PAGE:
House Agriculture Committee Farm Bill Would Cut Nearly 2 Million People Off SNAP

PDF of this report (12pp.)

By Dottie Rosenbaum and Stacy Dean

Revised May 16, 2013

On May 15, the House Agriculture Committee passed its 2013 farm bill, H.R. 1947 (the Federal Agriculture Reform and Risk Management Act of 2013, or FARRM).[1]   The bill would cut the Supplemental Nutrition Assistance Program (SNAP, formerly known as the Food Stamp Program) by almost $21 billion over the next decade, eliminating food assistance to nearly 2 million low-income people, mostly working families with children and senior citizens.  The bill as a whole would reduce total farm bill spending by an estimated $39.7 billion over ten years, so more than half of its cuts come from SNAP.  The SNAP cuts are more than $4 billion larger than those included in last year’s House Agriculture Committee bill (H.R. 6083).[2]

The bill’s SNAP cuts would come on top of an across-the-board reduction in benefits that every SNAP recipient will experience starting November 1, 2013.  On that date, the increase in SNAP benefits established by the American Reinvestment and Recovery Act (ARRA) will end, resulting in a loss of approximately $25 in monthly SNAP benefits for a family of four.  Placing the SNAP cuts in this farm bill on top of the benefit cuts that will take effect in November is likely to put substantial numbers of poor families at risk of food insecurity.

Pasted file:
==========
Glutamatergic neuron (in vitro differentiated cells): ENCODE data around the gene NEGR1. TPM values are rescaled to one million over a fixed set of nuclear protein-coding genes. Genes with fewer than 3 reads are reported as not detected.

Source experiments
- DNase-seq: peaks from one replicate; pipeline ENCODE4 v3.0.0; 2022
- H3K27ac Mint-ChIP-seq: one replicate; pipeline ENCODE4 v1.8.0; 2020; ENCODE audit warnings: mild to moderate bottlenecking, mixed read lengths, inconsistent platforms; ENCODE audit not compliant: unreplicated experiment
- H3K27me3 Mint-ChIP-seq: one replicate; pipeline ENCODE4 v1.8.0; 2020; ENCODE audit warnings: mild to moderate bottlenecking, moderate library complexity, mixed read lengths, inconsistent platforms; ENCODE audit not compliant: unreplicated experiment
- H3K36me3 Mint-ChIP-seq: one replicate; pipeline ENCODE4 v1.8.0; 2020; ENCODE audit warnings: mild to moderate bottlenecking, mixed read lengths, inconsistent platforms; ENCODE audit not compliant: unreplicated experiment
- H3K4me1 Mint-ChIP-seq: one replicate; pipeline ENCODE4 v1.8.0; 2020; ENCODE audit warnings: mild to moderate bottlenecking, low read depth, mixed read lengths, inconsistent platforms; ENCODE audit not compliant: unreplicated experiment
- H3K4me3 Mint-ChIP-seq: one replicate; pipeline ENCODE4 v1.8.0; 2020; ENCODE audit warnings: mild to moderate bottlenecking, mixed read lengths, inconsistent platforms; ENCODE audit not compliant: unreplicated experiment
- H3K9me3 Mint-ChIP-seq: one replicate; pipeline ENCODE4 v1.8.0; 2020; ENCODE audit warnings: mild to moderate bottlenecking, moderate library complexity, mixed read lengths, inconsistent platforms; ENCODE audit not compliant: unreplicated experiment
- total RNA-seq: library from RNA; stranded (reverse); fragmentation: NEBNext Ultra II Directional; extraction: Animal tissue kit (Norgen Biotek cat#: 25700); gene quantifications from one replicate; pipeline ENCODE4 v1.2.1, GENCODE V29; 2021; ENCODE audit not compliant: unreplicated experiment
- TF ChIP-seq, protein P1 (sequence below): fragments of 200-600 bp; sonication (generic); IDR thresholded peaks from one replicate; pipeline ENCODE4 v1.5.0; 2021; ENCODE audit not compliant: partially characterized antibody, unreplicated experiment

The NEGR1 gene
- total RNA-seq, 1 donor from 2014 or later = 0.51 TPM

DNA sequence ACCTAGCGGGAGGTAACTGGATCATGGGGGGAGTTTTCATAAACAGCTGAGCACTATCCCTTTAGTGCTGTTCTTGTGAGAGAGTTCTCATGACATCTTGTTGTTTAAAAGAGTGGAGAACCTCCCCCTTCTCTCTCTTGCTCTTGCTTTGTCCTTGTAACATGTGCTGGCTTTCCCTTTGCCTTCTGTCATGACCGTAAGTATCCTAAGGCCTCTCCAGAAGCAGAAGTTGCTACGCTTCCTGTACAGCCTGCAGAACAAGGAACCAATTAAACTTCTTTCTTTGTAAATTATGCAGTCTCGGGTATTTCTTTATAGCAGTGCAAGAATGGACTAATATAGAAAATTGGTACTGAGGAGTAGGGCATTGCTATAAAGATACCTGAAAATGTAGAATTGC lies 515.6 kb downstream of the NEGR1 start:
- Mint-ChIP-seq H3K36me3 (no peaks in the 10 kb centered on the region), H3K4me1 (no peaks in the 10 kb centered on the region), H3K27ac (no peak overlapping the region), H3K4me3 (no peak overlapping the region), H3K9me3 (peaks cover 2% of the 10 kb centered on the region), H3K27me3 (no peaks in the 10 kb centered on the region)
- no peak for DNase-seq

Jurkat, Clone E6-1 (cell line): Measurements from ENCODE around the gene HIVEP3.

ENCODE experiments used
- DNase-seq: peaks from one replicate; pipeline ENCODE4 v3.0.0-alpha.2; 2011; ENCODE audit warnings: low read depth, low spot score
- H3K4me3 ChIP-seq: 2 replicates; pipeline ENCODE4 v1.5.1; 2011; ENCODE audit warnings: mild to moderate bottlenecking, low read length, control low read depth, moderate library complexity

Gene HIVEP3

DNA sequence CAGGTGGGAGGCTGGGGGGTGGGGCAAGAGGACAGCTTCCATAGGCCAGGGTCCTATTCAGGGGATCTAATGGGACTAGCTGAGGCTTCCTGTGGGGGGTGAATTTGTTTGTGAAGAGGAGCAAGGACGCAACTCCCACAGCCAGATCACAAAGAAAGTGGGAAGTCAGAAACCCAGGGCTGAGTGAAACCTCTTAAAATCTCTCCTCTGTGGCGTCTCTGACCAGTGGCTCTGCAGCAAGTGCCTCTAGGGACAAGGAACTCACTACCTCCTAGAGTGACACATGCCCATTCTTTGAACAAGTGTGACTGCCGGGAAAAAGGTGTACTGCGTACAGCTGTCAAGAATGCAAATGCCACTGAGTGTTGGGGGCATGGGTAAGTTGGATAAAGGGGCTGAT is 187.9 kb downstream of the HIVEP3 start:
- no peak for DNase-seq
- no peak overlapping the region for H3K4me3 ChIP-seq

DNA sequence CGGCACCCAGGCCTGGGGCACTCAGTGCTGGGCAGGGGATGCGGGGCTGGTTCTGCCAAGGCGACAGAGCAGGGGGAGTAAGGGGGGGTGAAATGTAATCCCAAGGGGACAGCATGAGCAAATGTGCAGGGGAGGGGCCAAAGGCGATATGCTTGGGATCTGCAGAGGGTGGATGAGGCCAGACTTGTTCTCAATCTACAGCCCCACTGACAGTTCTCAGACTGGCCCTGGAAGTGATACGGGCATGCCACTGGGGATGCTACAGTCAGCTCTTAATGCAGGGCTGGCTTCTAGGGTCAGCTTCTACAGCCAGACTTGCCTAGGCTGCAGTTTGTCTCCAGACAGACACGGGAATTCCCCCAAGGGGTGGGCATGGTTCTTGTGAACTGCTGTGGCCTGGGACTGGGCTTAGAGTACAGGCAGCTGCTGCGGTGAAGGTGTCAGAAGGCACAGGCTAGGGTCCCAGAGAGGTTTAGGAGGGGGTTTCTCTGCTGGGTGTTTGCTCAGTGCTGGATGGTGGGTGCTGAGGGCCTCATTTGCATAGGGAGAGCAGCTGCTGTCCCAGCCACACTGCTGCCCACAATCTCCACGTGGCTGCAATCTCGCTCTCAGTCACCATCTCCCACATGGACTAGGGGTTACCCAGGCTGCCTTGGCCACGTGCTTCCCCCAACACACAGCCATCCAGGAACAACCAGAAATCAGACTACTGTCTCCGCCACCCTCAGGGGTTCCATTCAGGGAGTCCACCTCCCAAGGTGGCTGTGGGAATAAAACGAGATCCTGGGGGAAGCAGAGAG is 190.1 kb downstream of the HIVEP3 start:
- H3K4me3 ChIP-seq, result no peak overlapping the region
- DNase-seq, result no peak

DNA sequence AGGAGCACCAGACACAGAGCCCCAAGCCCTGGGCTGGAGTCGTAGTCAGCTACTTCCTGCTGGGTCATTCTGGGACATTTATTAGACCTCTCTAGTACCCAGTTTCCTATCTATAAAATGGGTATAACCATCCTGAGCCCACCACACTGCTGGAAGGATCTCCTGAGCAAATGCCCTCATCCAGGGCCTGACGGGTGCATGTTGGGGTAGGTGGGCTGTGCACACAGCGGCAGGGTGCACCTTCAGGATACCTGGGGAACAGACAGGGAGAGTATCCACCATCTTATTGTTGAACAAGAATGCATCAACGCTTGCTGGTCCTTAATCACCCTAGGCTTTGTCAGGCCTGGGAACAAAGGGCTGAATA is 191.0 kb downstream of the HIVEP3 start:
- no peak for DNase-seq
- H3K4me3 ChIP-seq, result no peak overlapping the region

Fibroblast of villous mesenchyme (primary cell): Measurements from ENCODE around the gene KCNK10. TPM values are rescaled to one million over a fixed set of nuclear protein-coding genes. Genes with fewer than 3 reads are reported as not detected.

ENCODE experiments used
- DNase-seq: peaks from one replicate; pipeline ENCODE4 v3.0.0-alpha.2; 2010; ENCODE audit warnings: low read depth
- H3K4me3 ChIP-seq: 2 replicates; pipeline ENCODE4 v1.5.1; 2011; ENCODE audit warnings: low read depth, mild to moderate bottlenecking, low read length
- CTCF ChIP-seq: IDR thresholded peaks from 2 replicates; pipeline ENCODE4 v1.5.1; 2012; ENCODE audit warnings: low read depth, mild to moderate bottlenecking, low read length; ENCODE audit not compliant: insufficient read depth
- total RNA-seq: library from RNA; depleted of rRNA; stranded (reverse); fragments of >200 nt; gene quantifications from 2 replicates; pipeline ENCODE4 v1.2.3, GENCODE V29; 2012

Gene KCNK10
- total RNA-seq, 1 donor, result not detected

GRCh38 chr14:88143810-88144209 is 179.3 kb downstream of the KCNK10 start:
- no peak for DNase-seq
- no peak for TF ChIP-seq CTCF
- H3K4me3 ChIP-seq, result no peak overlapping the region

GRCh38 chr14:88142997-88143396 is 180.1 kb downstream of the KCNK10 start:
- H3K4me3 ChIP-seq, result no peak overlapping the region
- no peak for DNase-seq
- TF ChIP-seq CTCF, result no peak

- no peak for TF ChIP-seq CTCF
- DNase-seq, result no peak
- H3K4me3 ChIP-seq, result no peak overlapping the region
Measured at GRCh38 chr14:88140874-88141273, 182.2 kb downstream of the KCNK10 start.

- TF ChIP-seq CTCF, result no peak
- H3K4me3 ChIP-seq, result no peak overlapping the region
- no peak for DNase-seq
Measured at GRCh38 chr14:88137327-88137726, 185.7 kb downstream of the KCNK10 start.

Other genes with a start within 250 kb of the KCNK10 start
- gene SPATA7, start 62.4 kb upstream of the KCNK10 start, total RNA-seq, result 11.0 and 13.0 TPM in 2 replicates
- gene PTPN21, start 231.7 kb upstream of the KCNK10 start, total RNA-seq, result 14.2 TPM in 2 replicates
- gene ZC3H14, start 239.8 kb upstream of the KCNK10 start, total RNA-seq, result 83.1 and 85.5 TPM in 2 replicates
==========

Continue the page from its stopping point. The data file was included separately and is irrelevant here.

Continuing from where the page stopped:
The majority of the bill’s SNAP cuts come from eliminating a state option known as “categorical eligibility.”  Congress created this option in the 1996 welfare law, allowing states to provide food assistance to households — primarily low-income working families and seniors — that have gross incomes or assets modestly above federal SNAP limits but disposable incomes in most cases below the poverty line.  The bill also would eliminate SNAP incentive payments to states that have improved payment accuracy and service delivery, would cut nutrition education funding, and would curtail a state option that reduces paperwork for many households with utility expenses and also lowers state administrative costs.  Table 1 provides information about the effects of the provisions in specific states.

The proposed cuts would cause significant hardship to several million low-income households.

  • The bill would terminate SNAP eligibility for several million people.  By eliminating the categorical eligibility state option, which over 40 states have adopted, the bill would cut nearly 2 million low-income people off SNAP. 
  • Several hundred thousand low-income children would lose access to free school meals.  According to the Congressional Budget Office (CBO), 210,000 children in low-income families whose eligibility for free school meals is tied to their receipt of SNAP would lose free school meals when their families lose SNAP benefits.
  • Some working-poor families would lose access to SNAP because they own a modest car, which they often need to commute to their jobs, especially in rural areas.  Eliminating categorical eligibility would cause some low-income working households to lose benefits simply because of the value of a modest car they own.  Many of these families would be forced to choose between owning a reliable car and receiving food assistance to help feed their families.